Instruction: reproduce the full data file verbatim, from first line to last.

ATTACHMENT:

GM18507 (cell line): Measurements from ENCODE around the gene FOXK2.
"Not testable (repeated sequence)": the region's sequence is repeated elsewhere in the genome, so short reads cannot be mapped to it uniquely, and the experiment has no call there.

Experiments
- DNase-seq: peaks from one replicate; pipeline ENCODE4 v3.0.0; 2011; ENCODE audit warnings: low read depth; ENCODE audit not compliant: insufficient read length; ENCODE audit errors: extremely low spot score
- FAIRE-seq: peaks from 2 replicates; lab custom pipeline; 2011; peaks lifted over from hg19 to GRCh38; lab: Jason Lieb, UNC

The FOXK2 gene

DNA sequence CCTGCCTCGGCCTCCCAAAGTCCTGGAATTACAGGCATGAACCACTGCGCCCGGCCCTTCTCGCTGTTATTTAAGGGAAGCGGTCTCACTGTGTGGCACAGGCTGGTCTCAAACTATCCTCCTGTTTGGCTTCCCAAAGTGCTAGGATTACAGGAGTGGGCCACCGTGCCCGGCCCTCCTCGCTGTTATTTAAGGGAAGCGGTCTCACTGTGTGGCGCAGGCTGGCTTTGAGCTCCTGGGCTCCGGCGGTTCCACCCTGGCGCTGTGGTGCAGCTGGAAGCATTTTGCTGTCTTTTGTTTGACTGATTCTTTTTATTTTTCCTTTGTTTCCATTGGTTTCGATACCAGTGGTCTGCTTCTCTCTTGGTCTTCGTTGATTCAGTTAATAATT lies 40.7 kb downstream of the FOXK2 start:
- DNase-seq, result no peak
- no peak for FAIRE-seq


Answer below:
GM18507 (cell line): Measurements from ENCODE around the gene FOXK2.
"Not testable (repeated sequence)": the region's sequence is repeated elsewhere in the genome, so short reads cannot be mapped to it uniquely, and the experiment has no call there.

Experiments
- DNase-seq: peaks from one replicate; pipeline ENCODE4 v3.0.0; 2011; ENCODE audit warnings: low read depth; ENCODE audit not compliant: insufficient read length; ENCODE audit errors: extremely low spot score
- FAIRE-seq: peaks from 2 replicates; lab custom pipeline; 2011; peaks lifted over from hg19 to GRCh38; lab: Jason Lieb, UNC

The FOXK2 gene

DNA sequence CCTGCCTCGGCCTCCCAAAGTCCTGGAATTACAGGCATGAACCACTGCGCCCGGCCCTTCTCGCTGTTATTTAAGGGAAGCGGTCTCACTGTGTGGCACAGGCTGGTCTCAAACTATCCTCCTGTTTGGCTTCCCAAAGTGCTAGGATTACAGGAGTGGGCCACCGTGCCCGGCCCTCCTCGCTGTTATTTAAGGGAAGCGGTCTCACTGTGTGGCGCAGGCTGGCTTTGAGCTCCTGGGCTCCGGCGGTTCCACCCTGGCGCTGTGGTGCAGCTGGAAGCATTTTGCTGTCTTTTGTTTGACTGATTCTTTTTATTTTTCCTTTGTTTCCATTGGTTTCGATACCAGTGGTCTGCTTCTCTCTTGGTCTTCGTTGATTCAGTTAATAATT lies 40.7 kb downstream of the FOXK2 start:
- DNase-seq, result no peak
- no peak for FAIRE-seq